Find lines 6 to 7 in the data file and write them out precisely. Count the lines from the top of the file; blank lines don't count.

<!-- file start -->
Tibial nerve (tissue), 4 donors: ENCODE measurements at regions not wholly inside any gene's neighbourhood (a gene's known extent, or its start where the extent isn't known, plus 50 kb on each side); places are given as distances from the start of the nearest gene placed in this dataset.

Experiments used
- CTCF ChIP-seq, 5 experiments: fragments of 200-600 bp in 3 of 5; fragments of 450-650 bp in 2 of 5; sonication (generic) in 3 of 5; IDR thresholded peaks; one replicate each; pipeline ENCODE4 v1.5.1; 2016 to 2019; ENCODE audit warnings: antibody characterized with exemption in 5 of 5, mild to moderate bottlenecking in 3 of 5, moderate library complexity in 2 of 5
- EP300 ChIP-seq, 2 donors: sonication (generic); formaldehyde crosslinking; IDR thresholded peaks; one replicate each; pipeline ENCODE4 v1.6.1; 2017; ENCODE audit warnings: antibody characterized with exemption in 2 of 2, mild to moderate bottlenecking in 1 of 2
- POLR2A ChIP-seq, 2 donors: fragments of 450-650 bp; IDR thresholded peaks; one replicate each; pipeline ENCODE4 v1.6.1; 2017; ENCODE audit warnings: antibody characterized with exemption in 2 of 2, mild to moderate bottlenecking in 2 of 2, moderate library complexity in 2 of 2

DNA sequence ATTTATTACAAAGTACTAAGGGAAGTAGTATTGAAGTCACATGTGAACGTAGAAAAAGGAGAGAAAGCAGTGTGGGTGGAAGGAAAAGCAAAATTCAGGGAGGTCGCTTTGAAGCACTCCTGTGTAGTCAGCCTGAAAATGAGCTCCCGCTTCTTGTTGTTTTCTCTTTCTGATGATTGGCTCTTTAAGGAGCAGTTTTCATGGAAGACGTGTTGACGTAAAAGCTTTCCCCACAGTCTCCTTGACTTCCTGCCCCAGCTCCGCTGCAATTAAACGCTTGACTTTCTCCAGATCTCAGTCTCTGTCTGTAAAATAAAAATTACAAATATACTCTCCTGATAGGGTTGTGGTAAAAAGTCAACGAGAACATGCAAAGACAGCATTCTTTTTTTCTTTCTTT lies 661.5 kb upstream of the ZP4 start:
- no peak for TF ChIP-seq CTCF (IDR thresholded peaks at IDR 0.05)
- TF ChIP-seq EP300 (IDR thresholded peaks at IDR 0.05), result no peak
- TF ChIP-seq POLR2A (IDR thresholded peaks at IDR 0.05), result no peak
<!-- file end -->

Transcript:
DNA sequence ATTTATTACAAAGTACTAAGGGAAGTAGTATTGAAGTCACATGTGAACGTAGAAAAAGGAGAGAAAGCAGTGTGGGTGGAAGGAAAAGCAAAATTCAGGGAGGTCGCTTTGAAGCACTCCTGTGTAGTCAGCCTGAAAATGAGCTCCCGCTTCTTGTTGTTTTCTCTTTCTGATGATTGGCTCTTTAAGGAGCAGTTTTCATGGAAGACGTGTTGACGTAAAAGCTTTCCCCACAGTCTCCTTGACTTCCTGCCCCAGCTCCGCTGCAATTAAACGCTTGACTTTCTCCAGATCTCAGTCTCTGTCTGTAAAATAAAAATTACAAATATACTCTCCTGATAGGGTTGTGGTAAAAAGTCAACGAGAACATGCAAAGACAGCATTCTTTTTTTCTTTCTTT lies 661.5 kb upstream of the ZP4 start:
- no peak for TF ChIP-seq CTCF (IDR thresholded peaks at IDR 0.05)